On July 15th, 2013, Don McConnell, city planner for the City of Sault Ste. Marie, presented his final report in support of Jeff and Dr. Patricia Avery’s proposed plans for their Pointe Estates development in Pointe Louise. In a rare demonstration of opposition City Council rejected the advice of City Staff and voted against the proposed development.
McConnell appeared before the OMB this week still firm on his decision. “I am even more content, if that is possible, with my decision since the release of the 2014 PPS.”
McConnell shared his translation of the 2014 Provincial Policy Statement which guides this OMB process. Note that when McConnell issued his report on the Pointe Estate proposal it was under the 2005 PPS regime.
“There was a change between the 2005 and 2014 PPS- it has to do with the way they treat coastal wetlands. What the 2014 PPS says is that you can’t develop in significant coastal wetlands- that is section 2.1.4 and if you read 2.1.5 it says development and site alteration shall not be permitted in –and I’m going to jump down to ‘f’ here, coastal wetlands in Ecoregions 5E, 6E and 7E1 -I mentioned earlier that we are 5E, are not subject to the policy above 2.1.4 – which means if it’s a significant coastal wetland- you can’t develop. End of discussion. If it’s a coastal wetland but if it’s not provincially significant, you cannot develop unless it has been demonstrated that there are no negative impacts on the natural features or the ecological functions.”
The issue of whether or not the Pointe Louise wetland was a provincially significant one or not was a contentious issue over the years leading up to today’s hearing.
Avery contracted Tulloch Engineering to conduct a wetland assessment. The final report, dated March 2010, found that the wetland did not meet the standard for ‘provincially significant’ status. The Ministry of Natural Resources accepted the findings of the report.
The Pointes Protection Association retained Brian Henshaw, principle senior ecologist of Beacon Environmental to provide a review of Tulloch’s evaluation. In Henshaw’s expert opinion he determined that the wetland was a provincially significant wetland.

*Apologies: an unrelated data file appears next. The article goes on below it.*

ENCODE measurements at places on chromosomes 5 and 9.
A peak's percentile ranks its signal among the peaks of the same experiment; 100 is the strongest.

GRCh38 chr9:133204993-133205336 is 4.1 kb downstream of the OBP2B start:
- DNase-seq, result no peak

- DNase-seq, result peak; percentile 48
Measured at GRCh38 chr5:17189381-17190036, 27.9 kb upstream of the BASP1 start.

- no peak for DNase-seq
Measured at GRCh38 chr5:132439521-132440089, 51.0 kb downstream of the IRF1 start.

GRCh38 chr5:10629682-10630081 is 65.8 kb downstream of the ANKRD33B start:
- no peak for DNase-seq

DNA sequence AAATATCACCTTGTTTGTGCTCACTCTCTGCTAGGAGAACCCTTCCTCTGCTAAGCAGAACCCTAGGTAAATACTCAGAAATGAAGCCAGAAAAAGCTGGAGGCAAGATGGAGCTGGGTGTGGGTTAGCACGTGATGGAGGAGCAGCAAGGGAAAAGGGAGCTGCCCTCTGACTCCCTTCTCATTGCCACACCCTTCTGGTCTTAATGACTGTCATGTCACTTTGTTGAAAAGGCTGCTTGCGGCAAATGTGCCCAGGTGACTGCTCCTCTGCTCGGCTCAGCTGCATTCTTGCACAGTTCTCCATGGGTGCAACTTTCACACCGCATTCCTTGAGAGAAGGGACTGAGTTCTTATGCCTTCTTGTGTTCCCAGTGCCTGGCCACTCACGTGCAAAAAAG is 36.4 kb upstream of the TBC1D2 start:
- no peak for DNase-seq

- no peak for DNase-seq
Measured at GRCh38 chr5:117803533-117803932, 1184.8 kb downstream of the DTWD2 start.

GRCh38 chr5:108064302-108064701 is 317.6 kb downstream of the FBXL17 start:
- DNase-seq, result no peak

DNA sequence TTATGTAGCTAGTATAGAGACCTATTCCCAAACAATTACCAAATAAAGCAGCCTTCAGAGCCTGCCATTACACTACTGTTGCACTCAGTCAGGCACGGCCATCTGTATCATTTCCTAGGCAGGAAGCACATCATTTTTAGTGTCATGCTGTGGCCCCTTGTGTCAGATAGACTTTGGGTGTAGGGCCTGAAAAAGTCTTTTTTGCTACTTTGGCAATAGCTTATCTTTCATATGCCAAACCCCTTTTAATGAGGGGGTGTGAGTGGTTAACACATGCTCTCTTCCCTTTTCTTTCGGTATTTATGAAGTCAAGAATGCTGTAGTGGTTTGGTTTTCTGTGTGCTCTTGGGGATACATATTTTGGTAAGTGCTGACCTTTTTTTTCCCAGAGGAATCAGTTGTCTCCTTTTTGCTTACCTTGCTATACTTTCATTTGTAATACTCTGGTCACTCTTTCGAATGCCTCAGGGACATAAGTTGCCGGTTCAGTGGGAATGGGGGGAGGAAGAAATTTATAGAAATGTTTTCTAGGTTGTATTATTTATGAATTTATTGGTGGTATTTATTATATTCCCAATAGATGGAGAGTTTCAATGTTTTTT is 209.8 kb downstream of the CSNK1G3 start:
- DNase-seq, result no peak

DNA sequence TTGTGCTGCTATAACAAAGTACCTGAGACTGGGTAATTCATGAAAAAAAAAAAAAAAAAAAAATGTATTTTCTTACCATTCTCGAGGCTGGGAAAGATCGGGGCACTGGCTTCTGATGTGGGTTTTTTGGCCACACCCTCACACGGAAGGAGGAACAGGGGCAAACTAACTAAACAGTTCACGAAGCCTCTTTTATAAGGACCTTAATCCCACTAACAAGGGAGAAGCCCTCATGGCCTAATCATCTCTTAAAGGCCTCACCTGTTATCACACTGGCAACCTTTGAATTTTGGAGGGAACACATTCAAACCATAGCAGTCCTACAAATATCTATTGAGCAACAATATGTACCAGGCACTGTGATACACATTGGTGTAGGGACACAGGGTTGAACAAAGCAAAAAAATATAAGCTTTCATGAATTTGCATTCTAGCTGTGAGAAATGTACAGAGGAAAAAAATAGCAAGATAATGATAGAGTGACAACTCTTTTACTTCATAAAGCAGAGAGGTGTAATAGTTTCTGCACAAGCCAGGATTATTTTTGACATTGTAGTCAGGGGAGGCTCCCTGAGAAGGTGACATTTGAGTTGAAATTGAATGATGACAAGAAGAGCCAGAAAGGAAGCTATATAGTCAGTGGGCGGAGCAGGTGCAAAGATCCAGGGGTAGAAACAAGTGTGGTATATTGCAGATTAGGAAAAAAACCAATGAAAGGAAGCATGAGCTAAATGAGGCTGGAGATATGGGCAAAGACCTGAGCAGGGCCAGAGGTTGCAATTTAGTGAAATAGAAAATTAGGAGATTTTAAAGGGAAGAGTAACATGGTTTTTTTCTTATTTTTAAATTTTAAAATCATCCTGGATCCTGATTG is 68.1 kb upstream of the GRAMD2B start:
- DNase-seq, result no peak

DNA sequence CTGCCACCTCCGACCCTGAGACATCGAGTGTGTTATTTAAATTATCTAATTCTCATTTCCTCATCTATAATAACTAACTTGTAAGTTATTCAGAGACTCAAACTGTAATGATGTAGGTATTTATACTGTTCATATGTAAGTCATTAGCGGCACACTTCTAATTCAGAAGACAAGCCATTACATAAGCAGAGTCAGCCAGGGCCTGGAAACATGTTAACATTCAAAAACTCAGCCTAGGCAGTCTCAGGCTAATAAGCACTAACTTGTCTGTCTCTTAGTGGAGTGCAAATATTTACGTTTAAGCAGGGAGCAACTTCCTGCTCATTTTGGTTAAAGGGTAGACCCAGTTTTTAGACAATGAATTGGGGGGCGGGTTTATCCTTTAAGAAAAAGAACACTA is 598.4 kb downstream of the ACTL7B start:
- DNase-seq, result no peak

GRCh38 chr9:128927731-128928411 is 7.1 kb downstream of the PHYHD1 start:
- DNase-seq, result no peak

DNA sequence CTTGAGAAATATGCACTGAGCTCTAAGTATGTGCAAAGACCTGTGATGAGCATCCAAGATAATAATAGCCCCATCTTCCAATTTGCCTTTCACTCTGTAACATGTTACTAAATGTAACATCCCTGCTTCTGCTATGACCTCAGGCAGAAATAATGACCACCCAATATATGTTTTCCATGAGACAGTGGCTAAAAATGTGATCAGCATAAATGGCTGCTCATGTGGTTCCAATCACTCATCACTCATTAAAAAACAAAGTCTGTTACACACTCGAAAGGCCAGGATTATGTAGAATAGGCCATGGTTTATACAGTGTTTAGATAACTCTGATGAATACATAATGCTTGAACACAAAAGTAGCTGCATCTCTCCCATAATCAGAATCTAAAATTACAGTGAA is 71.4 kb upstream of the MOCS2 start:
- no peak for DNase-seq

Henshaw stated, “In addition there is photographic and other evidence to indicate the presence of additional fen within the currently evaluated area and, more importantly, potential additional wetland areas, that could further increase the score. These potential wetlands could be investigated to see if they are wetlands and if so whether or not they should be included in the evaluation.”
In McConnell’s opinion the reports submitted by the developer satisfied the requirements for the necessary permissions to proceed with the development. McConnell also believes that when considering the location of the Pointe Louise wetland- in Northern Ontario, the loss of the coastal wetland is inconsequential.
“Geographic variation is the issue that comes up over and over again. In Southern Ontario we have paved all of our wetlands- how can we do that in Northern Ontario? And the answer is ‘we’re not’. There is a recognized need for the most protection in areas of the province with the greatest developmental pressure. There’s no area in Northern Ontario that suffers from ‘greatest developmental pressure’. We’re not proposing to pave over our wetlands- but there is geographic differentiation.”
Referring to the February 2014 report An Introduction to the Provincial Policy Statement, 2014: Northern Ontario – Draft for Discussion, McConnell adds, “If anything I read this and see them as saying that in Southern Ontario you have to take a harder line. They’re not saying that about Northern Ontario.”
McConnell emphasized that in making his determination to recommend that City Council approve Avery’s request for a planning permit on July 15th, 2013, he considered some issues on a broader perspective.
“We’re going to lose some wetland but in the big scheme of things what does that mean? I think it is safe to say most of Sault Ste. Marie wetlands are coastal. When you look at the wetland loss in terms of the municipality it is 1% overall.”
It is McConnell’s professional opinion that the negative impacts created by the development need to be put into perspective.
“I look at where are we now and from the angle in terms of where we will be when this development is complete. Part of the wetland is being maintained. I haven’t seen anything saying that it’s going to go away. The ecological functions are largely being maintained. They are not being eliminated. From a negative impact viewpoint –are some negative? Yes. Are some positive? Yes. We’re getting some better fish habitat and were getting the Allagash Canal cleaned up. At the end of the day what do we have- and whatever we do we have an impact, but is it a significant negative impact? No.”